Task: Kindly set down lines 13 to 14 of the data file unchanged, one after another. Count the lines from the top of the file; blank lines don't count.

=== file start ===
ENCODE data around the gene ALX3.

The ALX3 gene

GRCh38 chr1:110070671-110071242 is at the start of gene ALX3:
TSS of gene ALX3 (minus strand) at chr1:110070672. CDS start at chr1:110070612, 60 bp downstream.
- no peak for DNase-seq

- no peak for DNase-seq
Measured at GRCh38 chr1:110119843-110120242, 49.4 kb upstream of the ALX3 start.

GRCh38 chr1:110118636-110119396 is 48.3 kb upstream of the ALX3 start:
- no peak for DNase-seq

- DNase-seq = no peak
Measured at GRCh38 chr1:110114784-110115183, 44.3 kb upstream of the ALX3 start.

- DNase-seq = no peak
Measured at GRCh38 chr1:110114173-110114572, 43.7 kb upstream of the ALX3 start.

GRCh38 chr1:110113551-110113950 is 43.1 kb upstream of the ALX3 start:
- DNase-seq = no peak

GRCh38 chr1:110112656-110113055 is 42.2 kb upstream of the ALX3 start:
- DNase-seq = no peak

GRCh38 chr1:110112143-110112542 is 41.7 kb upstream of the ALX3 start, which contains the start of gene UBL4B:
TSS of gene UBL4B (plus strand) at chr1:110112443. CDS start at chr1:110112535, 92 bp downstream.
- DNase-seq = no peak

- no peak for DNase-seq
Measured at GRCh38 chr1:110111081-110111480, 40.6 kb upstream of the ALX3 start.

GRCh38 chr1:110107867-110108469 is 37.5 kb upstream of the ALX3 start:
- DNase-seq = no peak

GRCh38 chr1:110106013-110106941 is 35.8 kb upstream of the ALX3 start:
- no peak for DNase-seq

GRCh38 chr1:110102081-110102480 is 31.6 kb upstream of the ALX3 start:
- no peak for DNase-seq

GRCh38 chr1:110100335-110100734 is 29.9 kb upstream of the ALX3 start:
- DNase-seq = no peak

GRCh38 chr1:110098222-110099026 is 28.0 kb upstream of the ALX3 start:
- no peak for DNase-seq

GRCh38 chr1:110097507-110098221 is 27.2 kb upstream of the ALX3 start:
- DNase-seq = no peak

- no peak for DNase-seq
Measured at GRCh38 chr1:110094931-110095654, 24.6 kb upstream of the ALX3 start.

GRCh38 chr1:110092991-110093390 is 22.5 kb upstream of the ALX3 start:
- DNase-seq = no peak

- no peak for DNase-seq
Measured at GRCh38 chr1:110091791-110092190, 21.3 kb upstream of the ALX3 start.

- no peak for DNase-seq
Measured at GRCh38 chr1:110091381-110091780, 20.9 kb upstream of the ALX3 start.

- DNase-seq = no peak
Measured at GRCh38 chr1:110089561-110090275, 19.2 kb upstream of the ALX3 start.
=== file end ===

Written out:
Measured at GRCh38 chr1:110114173-110114572, 43.7 kb upstream of the ALX3 start.

GRCh38 chr1:110113551-110113950 is 43.1 kb upstream of the ALX3 start: